Network planning can be easier you think

septembre 23, 2016

Abilene Christian University (ACU), is a medium-size, private, selective, residential university with an enrollment of 4,900 students and supported by 850 faculty and staff to create a dynamic and technology-rich learning environment.

Abilene Christian University (ACU), is a medium-size, private, selective, residential university with an enrollment of 4,900 students and supported by 850 faculty and staff to create a dynamic and technology-rich learning environment. With 8500 network ports distributed across 45 buildings and 100 IT closets, keeping pace with software releases, licenses, and support dates can be challenging.

How do you simplify a time consuming, tedious task?

If you could dramatically reduce the amount of time required to manage and maintain your networking environment, wouldn’t you take advantage of the opportunity?

When ALE approached ACU about being a beta site for their new ProActive Lifecycle Management (PALM) cloud based service application we eagerly accepted this offer. PALM leverages OmniVista 2500 NMS (“OV2500”) to address these types of challenges.

Periodically, throughout the year, ACU needs to assess the quantity of various network switch models and components that provide network connectivity for the campus.  Often this activity is associated with planning software updates, support renewal, and equipment replacement.  To ensure we have the latest information, we scroll through multiple views on the OV2500 management console.  Sometimes we have to log directly into the switches, or worse yet, visit individual closets and physically connect into the switch.  All this information is then extraneously ported into a spreadsheet, to facilitate the analysis procedure.  To say the process is painful, convoluted, and time-consuming is being kind.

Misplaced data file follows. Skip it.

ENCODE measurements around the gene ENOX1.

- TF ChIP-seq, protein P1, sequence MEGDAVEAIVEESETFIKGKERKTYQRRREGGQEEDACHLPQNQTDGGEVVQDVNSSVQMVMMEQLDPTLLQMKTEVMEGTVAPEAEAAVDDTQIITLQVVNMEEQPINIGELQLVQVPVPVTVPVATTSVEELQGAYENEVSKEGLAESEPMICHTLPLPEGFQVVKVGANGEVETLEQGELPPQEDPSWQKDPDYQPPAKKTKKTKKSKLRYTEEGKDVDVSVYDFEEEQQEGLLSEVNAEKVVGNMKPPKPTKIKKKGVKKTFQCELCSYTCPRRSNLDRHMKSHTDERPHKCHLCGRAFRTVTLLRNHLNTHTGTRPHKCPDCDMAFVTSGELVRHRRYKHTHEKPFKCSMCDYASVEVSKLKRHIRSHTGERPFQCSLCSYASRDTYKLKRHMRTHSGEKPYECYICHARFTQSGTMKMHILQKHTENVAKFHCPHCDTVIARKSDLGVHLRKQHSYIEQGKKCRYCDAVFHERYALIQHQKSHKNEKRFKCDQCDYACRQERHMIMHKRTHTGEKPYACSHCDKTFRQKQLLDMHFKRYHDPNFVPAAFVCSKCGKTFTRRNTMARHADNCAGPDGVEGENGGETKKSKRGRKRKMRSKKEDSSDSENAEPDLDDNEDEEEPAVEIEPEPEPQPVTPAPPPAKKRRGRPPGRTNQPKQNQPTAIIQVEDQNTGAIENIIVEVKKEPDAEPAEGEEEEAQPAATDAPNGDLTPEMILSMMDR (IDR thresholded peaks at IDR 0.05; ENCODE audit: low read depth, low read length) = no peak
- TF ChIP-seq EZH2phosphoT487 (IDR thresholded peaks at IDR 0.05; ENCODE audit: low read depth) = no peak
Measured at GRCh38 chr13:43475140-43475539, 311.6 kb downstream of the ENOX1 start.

ALE’s pre-sales engineer recognized a tremendous opportunity where we could collaborate on what eventually became PALM – a tool that not only takes a full inventory, but also identifies support status by comparing it to ALE’s database.

While we employ various tools to collect similar data, these typically require some tweaking or translating. PALM actually lets ACU network administrators say, “I want to look at OmniSwitch 6860s or 6900s.” With PALM,  there’s a single screen that aggregates the information as opposed to looking at multiple files, in different formats and trying to make a connection.

For general planning, support, or replacements, it has been very helpful.  Since ACU began using PALM, it has reduced time spent running through the process by a third.

Managing a large, diverse enterprise infrastructure

There are specific challenges associated with managing an enterprise infrastructure.  The opportunity to work with a  manufacturer to better handle upgrades, maintenance, and support tasks is definitely a win. Keeping current on the “latest and greatest” code and release updates is particularly challenging. PALM provides information on the latest code available and compares it with what is currently running.

Benefits besides saving time – Life cycle visibility